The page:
Narrow networks for specialty pharmaceuticals: good or bad for patient outcomes?

CVS Health study finds better adherence; but now, a head-to-head commercial test between Amgen and Sanofi PCSK9s may prove definitive

Narrow networks are an option for drug distribution that more specialty pharmaceutical companies are choosing: By providing drug to a limited list of specialty pharmacies, manufacturers can monitor follow-on care more closely; limit drug diversion to other distribution channels; and, in some instances, ensure that more revenue flows back to the manufacturer after all the discounting, rebates and coupons are adjudicated (by providing valuable patient-support services, though, the manufacturer might also be incurring additional costs). The downside is that patients may have a harder time obtaining drug (especially if it is not available via mail delivery) and health systems with their own specialty pharmacies may incur higher costs to obtain drug for their patients.

CVS straddles this issue by both having a pharmacy benefit management arm (CVS/caremark), a specialty pharmacy network and the option for many patients to obtain a limited-distribution drug at a local CVS pharmacy (it has 7,800 locations). A just-published study in JAMA Internal Medicine finds justification for limited distribution in better medication adherence. According to the research letter published there, de-identified pharmacy claims data for more than 200,000 patients on chronic therapies to treat high cholesterol, high blood pressure, diabetes and depression over a 12-month period showed improved adherence to therapy. The effect was quite small: 1.00-1.65% improvement in medication possession ration (MPR—one way to measure adherence) between in-plan and out-of-plan CVS/caremark patients. Still, better adherence almost axiomatically results in better outcomes.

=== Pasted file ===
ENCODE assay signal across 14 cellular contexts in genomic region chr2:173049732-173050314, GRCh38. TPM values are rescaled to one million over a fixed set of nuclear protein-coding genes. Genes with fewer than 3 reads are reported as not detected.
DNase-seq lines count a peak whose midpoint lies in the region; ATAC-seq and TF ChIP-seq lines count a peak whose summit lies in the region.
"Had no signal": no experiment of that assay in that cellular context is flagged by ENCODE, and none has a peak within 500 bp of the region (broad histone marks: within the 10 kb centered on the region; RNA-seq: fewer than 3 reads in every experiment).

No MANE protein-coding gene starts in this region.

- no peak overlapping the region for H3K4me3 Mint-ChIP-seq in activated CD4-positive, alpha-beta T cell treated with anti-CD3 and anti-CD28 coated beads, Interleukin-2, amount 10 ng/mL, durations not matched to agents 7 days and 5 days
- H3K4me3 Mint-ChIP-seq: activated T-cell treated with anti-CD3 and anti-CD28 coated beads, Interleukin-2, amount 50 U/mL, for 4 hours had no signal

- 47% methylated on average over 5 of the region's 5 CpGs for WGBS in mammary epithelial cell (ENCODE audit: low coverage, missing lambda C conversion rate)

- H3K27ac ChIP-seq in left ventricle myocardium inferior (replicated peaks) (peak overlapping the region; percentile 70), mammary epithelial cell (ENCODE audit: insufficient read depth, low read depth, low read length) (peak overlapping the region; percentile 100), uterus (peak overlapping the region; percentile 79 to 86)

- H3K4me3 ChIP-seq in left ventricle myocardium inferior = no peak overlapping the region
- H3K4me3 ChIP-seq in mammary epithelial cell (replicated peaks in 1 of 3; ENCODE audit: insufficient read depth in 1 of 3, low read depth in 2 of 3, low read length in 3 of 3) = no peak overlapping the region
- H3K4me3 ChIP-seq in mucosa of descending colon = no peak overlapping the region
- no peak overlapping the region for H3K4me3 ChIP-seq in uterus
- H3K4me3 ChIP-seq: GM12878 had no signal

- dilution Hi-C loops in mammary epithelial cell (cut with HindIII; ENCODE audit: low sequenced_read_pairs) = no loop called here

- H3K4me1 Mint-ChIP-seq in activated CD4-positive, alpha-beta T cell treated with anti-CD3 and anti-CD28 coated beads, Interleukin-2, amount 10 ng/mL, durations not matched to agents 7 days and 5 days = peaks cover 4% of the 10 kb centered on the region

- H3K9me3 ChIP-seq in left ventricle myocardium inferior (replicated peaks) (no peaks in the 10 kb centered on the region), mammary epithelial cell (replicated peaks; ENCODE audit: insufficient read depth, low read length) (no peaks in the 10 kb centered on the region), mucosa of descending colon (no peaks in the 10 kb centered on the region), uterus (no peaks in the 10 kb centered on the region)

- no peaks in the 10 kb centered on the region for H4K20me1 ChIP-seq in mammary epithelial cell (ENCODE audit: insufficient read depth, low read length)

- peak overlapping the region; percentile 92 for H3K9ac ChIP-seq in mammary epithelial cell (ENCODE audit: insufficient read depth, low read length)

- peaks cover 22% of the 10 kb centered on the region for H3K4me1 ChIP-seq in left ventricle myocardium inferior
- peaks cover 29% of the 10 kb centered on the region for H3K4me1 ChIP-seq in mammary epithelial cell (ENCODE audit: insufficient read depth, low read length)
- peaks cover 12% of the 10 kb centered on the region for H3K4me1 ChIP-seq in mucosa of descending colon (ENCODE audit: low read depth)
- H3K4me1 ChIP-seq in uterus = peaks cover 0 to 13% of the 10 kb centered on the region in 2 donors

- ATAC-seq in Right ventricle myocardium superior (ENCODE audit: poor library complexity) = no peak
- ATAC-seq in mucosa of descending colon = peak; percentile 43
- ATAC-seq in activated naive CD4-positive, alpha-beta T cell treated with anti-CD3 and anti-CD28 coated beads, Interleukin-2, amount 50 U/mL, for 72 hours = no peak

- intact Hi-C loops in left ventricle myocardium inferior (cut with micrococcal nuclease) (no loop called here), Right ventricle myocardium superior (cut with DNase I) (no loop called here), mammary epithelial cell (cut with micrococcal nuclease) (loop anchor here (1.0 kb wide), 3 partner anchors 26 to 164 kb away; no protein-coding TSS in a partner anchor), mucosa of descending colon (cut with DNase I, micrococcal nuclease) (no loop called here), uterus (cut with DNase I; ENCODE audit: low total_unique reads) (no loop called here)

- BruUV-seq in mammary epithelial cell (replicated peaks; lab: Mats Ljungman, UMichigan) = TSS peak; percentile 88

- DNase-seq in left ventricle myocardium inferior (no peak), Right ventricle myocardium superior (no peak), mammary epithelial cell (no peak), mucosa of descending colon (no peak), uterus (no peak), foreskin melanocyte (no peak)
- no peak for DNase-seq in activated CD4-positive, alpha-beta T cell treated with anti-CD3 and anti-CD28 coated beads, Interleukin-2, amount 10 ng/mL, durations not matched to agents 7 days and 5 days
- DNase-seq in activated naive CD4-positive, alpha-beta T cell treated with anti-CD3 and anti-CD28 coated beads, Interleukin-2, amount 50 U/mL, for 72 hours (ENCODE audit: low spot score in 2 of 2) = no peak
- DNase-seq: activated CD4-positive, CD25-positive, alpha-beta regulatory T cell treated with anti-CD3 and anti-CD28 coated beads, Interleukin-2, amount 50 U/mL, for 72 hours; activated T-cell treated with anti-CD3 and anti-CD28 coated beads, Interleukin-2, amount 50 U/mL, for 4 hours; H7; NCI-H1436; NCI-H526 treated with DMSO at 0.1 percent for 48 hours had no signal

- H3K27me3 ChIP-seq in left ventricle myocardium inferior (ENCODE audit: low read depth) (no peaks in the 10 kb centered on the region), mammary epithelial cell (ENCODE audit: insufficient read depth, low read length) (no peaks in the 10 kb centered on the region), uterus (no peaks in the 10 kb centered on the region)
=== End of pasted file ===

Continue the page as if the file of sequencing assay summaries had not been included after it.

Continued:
Given that the data covers a range of specialty, non-specialty, branded and generic drugs, and given that any intervention (whether via a limited-distribution network or not) will probably show some benefit, the study isn’t the last word on the topic. Now, however, what looks like a real head-to-head comparison is setting up between Amgen and Sanofi, both of whom have just received approval to market their PCSK9 anti-cholesterol drugs. Sanofi is going the route of a limited-distribution network for Praluent; Amgen is going with a more open distribution. Both drugs are priced in the specialty range (at around $14,000 for a year’s worth), and while there could be medical or physiological differences in the drugs in terms of patient acceptance, they are relatively similar treatments with the same mode of action. Sanofi tells prescribers, in its online product-support page, how to obtain the drug from its network; Amgen, on its “RepathaReady” page, tells “patients & providers” what documentation to take to “the pharmacy of their choice.”

Both Amgen and Sanofi appear to be deploying the full range of resources for specialty pharmaceutical distribution: copay cards, initial fills before prior authorizations are worked out; telephone support for physicians’ offices and for patients; and patient assistance programs. If nothing else, the programs show that for today’s specialty pharmaceutical companies, getting a drug through FDA approval is just the beginning of the race to commercial success. How well the two approaches test the impact of limited distribution will depend on what actions both companies take after product launch.